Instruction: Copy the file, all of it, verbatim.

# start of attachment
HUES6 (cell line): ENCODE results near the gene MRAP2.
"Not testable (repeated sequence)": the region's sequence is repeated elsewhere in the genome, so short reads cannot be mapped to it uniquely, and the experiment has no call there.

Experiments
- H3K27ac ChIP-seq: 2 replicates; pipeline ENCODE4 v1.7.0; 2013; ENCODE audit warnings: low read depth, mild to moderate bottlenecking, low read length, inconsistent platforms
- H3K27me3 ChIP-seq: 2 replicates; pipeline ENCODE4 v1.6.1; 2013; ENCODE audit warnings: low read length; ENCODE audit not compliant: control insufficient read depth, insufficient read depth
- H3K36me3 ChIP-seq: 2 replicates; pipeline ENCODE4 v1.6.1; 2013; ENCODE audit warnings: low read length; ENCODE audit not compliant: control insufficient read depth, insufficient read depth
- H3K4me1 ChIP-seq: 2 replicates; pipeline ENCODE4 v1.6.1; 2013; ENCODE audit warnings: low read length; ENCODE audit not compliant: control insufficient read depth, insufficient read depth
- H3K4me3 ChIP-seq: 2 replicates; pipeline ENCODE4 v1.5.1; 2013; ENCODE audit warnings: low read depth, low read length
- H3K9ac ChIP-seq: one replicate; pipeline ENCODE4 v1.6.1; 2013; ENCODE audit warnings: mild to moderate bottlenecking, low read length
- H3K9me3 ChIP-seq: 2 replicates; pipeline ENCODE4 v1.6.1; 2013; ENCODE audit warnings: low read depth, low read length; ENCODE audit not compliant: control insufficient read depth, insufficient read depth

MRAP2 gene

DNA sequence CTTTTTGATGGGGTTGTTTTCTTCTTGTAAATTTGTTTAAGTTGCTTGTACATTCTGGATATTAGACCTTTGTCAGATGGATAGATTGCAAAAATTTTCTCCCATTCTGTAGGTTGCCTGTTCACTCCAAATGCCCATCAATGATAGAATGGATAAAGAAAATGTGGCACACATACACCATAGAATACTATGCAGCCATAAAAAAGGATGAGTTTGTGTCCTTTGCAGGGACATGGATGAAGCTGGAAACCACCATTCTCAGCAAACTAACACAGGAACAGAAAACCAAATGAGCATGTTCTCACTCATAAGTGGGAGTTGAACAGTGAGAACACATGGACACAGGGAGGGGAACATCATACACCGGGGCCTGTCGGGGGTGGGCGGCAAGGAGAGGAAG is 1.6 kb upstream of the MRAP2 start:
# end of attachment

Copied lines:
HUES6 (cell line): ENCODE results near the gene MRAP2.
"Not testable (repeated sequence)": the region's sequence is repeated elsewhere in the genome, so short reads cannot be mapped to it uniquely, and the experiment has no call there.

Experiments
- H3K27ac ChIP-seq: 2 replicates; pipeline ENCODE4 v1.7.0; 2013; ENCODE audit warnings: low read depth, mild to moderate bottlenecking, low read length, inconsistent platforms
- H3K27me3 ChIP-seq: 2 replicates; pipeline ENCODE4 v1.6.1; 2013; ENCODE audit warnings: low read length; ENCODE audit not compliant: control insufficient read depth, insufficient read depth
- H3K36me3 ChIP-seq: 2 replicates; pipeline ENCODE4 v1.6.1; 2013; ENCODE audit warnings: low read length; ENCODE audit not compliant: control insufficient read depth, insufficient read depth
- H3K4me1 ChIP-seq: 2 replicates; pipeline ENCODE4 v1.6.1; 2013; ENCODE audit warnings: low read length; ENCODE audit not compliant: control insufficient read depth, insufficient read depth
- H3K4me3 ChIP-seq: 2 replicates; pipeline ENCODE4 v1.5.1; 2013; ENCODE audit warnings: low read depth, low read length
- H3K9ac ChIP-seq: one replicate; pipeline ENCODE4 v1.6.1; 2013; ENCODE audit warnings: mild to moderate bottlenecking, low read length
- H3K9me3 ChIP-seq: 2 replicates; pipeline ENCODE4 v1.6.1; 2013; ENCODE audit warnings: low read depth, low read length; ENCODE audit not compliant: control insufficient read depth, insufficient read depth

MRAP2 gene

DNA sequence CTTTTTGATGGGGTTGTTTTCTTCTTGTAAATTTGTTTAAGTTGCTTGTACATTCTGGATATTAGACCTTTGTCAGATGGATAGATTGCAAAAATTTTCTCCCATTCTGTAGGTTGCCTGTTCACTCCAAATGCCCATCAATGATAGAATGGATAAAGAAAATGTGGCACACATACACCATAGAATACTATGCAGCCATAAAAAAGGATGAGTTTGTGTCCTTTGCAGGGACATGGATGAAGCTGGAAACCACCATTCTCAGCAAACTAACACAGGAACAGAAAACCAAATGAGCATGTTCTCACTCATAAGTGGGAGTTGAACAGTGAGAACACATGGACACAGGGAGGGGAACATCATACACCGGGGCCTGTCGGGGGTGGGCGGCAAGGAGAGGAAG is 1.6 kb upstream of the MRAP2 start: